A legend in every sense of the word, activist/boxer Muhammad Ali has died at the age of 74.“The Greatest,” a title that he boldly named himself and rightfully so, was one of the greatest fighters in the history of boxing. Ali who had been battling Parkinson’s syndrome for years, had been hospitalized for a respiratory complications on June 2, in a Phoenix area hospital where he later died unexpectedly on June 3, a family spokesman confirmed.
Ali was born Cassius Marcellus Clay on January 17, 1942 in Louisville, KY, the first of Cassius Marcellus Clay Sr. and Odessa Grady Clay’s two sons. His father was a sign painter who also loved to act, sing, and dance; his mother worked as a cleaning lady.
He first began the sport of boxing at the age of 12 after his bike was stolen and a police offer suggested that he learn how to fight. Admired for for his quick wit and dance steps in the ring Ali went on to become one of the most beloved, celebrated and successful public figure of all time.
At the age of eighteen he competed in the 1960 Olympic games held in Rome, Italy, winning the gold medal in the lightheavyweight division.
After defeating Sonny Liston in 1964 at age 22 Cassius Clay went on to become three-time Heavy Weight Champion of the World, and as they say, the rest is history.
The day after he defeated Liston, he announced that he was a member of the Nation of Islam, and a few weeks later he adopted a Muslim name.
“Cassius Clay is a slave name,” he said. “I didn’t choose it and I don’t want it. I am Muhammad Ali, a free name — it means ‘beloved of God’ — and I insist people use it when people speak to me and of me.”
The day he was classified as eligible for the Vietnam draft in 1966, he voiced his opposition to the war.
“I ain’t got no quarrel with them Vietcong,” he famously told the media. When he refused in 1967 to serve in the U.s. Army because of his religious convictions, Ali was fined 10,000 and sentenced to five years in prison for draft evasion. The sentence was overturned by the U.S. Supreme Court in 1971.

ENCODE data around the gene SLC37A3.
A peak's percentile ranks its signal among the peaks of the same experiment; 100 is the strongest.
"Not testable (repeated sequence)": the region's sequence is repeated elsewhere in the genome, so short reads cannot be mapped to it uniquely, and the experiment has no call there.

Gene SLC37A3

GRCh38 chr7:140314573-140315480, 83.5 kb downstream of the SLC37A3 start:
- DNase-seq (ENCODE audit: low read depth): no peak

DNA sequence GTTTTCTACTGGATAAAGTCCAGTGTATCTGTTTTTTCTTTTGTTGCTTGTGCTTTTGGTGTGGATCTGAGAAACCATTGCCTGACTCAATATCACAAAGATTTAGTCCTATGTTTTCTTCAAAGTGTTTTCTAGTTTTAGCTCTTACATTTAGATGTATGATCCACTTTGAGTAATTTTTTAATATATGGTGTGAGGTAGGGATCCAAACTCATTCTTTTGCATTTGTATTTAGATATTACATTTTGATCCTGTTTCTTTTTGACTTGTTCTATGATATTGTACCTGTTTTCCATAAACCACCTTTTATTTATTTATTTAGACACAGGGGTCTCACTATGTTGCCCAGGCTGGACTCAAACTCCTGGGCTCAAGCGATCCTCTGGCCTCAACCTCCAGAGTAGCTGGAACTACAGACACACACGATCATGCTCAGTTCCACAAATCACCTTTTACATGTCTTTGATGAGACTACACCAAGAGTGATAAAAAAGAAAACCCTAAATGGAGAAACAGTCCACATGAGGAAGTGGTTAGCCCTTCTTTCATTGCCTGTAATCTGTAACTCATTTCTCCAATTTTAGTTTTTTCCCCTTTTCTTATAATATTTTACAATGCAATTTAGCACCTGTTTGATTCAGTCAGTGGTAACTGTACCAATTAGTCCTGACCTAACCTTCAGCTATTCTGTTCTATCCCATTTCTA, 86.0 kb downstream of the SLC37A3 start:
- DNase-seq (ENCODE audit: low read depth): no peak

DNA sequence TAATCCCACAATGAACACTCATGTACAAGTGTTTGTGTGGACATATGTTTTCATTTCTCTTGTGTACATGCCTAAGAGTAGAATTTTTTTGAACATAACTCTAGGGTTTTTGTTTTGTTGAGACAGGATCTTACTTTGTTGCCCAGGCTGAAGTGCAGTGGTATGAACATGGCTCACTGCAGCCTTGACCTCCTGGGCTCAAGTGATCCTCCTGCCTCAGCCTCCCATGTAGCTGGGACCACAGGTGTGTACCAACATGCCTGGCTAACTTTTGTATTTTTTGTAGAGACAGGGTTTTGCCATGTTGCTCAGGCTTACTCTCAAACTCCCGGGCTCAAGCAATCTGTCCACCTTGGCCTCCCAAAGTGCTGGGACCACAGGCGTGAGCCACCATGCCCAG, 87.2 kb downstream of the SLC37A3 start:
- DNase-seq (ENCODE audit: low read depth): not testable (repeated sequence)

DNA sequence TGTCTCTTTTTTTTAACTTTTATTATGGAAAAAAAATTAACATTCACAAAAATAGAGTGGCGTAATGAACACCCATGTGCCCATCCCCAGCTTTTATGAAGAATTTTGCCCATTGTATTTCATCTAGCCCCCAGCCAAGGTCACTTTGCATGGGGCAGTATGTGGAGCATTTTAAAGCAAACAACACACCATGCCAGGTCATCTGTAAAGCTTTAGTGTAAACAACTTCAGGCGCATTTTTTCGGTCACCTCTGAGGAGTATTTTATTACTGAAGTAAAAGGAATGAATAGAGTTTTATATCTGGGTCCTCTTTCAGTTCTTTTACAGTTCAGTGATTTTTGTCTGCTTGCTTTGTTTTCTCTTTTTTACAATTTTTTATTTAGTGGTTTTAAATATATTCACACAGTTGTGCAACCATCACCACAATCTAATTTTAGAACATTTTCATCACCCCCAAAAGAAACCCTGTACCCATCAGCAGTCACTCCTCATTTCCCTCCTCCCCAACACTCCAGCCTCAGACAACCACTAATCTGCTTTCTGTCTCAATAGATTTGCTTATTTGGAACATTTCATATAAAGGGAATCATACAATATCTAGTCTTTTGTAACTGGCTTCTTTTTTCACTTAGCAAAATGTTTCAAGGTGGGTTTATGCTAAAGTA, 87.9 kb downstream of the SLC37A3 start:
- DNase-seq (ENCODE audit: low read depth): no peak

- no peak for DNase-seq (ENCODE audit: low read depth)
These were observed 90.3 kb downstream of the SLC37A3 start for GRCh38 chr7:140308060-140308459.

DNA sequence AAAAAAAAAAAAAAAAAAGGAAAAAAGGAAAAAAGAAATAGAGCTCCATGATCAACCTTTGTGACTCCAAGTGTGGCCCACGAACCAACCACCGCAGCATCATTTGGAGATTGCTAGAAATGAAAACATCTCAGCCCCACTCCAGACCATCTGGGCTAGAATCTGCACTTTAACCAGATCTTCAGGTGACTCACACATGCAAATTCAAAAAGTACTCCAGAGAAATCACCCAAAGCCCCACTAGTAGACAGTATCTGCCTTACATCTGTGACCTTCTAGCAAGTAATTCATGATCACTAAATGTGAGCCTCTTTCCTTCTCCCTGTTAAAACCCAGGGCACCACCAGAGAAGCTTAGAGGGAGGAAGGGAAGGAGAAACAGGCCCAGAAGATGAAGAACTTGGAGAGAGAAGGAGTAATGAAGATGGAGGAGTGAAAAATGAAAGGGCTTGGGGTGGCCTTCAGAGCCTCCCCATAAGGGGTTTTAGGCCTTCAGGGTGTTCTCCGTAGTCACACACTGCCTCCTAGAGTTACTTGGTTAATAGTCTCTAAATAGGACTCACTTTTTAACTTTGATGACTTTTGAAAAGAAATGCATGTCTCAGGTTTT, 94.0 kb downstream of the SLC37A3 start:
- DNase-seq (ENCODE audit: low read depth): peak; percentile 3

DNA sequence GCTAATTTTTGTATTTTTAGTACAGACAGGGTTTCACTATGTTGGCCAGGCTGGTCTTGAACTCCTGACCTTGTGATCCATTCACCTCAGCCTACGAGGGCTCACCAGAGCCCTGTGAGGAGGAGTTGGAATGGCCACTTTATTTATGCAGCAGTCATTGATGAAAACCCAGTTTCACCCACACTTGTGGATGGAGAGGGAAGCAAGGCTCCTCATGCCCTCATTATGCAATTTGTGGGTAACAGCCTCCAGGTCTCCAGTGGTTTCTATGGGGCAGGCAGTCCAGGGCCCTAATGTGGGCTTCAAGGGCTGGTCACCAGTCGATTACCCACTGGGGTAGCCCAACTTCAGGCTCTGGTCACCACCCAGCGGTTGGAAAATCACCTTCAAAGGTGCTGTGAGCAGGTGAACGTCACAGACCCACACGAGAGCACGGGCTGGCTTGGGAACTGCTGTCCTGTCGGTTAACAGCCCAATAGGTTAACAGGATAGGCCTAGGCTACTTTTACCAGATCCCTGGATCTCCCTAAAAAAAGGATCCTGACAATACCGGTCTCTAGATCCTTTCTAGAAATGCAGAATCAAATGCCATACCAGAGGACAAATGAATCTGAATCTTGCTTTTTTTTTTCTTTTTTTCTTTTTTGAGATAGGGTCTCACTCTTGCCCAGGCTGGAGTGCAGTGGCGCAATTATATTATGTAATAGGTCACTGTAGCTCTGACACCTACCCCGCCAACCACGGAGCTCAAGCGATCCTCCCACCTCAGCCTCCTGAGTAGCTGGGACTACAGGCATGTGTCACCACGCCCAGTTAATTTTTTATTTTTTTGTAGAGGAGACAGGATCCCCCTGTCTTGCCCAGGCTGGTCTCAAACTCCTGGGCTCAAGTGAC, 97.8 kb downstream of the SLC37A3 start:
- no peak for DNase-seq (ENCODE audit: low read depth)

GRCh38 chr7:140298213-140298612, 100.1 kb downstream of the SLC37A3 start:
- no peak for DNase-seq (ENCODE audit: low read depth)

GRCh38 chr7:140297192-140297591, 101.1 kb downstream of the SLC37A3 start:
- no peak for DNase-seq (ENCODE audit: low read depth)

Brash, confident and outspoken, Ali never once doubted his worth and often expressed it with humor and charm with his memorable quote “Float like a butterfly, sting like a bee,” he said, borrowing lines coined by one of his trainers. Another one was “Your hands can’t hit what your eyes can’t see.”
His way of bragging was creative and artistic. “I’m so mean I make medicine sick,” he quipped, and “I’m so fast that last night I turned off the light switch in my hotel room and was in bed before the room was dark.”
The legendary 15 round Joe Frazier, Muhammad Ali Fight is regarded as the finest boxing match in the history of the sport.
Once he left the ring, Ali spent countless hours in charitable work and humanitarian causes in support of power and hunger relief. He served as a United Nations, “Messenger of Peace.”
In 2005, he was awarded the highest U.S. civilian honor, the Presidential Medal of Freedom by President George W. Bush. Later that year the Muhammad Ali Center opened in his hometown of Louisville, a celebration of his boxing career and his humanitarian efforts.
Rest in power, champ. Your presence on earth will truly be missed but, never forgotten.
Ali was married four times, he is survived by his wife, Yolanda, and his nine children.